Cable Modem Troubleshooting Tips


Web Proxy issues: on this page:

The transparent web caches

Your ISP's network might intercept all attempts you make to connect to the web (by means of the HTTP protocol on TCP port 80), and route your request through a transparent web proxy cache, technically known as an interception proxy. NTLworld used Inktomi Traffic Servers, but is now introducing NetApp NetCache appliances. Your ISP does this in order to reduce the traffic on their backbone, and to reduce the traffic they exchange with other operators' networks. If a proxy cache works well, it can also improve performance for the customer, by supplying locally cached copies of web pages and graphics much more quickly than by fetching them from the remote original web server.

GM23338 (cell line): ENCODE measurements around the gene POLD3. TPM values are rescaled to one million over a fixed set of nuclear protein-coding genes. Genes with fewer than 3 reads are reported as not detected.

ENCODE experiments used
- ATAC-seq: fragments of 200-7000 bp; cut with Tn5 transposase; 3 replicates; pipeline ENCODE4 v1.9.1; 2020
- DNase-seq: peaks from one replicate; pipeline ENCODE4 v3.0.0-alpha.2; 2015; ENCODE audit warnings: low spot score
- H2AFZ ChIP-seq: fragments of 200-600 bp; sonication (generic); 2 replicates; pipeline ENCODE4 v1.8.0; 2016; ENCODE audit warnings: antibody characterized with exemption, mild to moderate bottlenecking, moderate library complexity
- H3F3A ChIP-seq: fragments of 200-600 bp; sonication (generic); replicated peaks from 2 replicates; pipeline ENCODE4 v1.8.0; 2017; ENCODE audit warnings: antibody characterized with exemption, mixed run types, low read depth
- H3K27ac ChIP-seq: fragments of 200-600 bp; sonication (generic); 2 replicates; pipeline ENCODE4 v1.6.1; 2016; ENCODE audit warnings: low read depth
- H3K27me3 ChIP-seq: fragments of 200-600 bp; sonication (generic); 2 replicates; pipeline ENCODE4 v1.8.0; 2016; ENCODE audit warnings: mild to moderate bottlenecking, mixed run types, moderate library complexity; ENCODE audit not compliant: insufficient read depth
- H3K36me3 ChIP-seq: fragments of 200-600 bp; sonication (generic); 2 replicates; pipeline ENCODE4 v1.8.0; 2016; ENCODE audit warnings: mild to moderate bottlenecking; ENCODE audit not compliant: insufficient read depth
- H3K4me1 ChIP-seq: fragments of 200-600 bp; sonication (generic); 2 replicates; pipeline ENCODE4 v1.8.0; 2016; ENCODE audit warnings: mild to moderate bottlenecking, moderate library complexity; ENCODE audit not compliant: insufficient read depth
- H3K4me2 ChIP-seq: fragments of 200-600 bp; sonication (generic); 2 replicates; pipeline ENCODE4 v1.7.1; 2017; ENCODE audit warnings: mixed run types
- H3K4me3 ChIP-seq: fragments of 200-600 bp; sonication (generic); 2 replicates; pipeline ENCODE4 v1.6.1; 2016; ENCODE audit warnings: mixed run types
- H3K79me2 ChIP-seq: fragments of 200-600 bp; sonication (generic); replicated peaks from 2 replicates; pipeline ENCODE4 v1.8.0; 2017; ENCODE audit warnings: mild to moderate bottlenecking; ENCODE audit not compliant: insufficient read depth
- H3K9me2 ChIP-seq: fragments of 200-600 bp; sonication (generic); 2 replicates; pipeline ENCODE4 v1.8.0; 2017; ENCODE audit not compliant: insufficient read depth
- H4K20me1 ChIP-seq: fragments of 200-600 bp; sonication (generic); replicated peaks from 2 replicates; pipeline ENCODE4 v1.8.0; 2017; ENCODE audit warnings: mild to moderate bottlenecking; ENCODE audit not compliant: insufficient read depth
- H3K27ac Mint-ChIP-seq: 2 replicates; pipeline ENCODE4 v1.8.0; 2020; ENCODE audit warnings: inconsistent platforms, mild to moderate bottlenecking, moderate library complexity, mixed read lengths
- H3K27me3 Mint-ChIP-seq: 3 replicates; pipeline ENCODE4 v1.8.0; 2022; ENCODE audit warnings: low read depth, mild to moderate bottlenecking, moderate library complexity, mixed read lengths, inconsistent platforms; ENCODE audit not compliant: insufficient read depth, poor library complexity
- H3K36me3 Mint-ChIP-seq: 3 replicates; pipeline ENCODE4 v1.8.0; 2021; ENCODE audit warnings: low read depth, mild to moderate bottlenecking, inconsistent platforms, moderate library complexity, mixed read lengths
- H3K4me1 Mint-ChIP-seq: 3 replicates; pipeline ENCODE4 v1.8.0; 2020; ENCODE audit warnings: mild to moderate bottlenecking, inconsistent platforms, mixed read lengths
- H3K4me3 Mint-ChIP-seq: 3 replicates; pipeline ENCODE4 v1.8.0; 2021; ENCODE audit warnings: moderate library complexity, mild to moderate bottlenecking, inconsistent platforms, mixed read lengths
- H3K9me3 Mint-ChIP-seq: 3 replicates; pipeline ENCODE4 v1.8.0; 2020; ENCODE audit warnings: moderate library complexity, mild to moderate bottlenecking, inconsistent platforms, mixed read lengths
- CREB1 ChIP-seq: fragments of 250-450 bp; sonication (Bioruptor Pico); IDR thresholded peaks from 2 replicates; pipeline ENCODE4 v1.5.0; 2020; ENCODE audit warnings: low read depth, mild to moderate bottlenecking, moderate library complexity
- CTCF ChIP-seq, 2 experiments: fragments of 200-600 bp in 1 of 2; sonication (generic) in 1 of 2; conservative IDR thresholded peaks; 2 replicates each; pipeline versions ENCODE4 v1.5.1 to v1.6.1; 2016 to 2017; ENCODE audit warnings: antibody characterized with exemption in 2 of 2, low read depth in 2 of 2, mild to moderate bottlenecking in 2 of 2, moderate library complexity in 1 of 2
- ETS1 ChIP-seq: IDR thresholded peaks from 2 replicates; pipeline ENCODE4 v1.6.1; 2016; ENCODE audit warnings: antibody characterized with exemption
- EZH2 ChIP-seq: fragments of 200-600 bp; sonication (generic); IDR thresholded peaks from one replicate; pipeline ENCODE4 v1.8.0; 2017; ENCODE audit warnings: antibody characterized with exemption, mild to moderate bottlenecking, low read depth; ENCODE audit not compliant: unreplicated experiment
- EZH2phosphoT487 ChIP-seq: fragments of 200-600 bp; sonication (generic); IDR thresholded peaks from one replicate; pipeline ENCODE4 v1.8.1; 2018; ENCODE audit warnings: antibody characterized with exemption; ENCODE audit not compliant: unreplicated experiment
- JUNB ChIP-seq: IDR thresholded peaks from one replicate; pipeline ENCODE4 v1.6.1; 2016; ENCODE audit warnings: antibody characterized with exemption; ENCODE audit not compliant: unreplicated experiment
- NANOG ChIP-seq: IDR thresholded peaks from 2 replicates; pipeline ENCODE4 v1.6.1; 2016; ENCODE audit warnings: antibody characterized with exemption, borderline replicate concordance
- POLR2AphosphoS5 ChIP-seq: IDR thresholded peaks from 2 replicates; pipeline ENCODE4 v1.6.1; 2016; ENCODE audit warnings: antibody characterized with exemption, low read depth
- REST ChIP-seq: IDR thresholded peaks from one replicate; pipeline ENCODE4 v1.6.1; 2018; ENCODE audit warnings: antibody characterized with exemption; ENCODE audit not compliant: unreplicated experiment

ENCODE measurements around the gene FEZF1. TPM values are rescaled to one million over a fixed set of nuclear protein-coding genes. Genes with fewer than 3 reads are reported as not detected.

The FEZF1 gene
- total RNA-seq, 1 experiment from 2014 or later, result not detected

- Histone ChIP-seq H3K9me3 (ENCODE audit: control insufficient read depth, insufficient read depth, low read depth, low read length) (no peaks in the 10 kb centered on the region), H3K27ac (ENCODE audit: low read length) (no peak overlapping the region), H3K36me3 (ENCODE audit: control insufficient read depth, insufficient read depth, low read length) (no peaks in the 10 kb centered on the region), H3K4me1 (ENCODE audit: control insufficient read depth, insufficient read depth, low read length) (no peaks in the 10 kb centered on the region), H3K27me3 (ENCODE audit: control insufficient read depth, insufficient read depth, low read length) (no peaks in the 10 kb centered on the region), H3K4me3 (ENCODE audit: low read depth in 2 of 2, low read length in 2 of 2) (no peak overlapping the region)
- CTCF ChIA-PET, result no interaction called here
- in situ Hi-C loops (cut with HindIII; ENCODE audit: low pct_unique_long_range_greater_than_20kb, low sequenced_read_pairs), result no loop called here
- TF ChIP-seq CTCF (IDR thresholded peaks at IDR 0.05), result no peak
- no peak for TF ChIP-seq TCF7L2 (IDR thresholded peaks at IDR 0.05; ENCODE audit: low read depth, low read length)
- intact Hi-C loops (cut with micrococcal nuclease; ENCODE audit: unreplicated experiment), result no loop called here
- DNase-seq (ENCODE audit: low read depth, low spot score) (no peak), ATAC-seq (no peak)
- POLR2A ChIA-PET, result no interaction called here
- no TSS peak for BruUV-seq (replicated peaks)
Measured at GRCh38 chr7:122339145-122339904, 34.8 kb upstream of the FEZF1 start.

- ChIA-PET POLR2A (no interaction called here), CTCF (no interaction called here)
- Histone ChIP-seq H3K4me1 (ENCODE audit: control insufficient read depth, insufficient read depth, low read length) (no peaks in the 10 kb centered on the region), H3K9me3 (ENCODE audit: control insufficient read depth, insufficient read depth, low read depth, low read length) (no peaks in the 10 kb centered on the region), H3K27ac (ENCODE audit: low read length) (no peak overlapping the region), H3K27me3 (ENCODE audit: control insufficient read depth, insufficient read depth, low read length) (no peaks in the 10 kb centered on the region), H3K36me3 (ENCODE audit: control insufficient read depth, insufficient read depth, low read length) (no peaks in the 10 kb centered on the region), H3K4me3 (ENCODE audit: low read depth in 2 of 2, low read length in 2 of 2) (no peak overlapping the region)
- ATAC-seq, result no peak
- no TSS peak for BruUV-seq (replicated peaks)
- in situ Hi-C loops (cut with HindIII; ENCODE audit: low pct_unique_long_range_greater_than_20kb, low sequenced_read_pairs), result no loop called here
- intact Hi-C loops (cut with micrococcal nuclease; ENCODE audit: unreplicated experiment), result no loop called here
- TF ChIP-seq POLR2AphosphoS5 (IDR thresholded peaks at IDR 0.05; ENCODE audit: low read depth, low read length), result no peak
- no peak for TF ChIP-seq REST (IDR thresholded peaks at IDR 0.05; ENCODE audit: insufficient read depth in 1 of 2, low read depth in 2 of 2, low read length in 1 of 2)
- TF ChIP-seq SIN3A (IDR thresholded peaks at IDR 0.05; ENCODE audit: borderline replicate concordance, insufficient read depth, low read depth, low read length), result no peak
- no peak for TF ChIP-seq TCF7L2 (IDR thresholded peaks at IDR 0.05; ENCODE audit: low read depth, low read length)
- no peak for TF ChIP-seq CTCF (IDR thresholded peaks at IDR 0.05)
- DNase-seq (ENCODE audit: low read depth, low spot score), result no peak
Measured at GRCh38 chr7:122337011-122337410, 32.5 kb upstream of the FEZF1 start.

However, when the proxy web cache is overloaded, it can make your web browsing appear slower than the nominal speed of your cable modem. For this reason, you should not rely on HTTP download speeds as evidence of the practical speed of your cable modem.

According to reports, Blueyonder no longer enforce transparent web proxies (in some regions?), but permit their users to configure Blueyonder's web proxies explicitly if they wish.

Which is my web proxy cache?

You can find out whether your web connection is being proxy cached, and, if so, the address of the web proxy cache, by visiting either of these sites: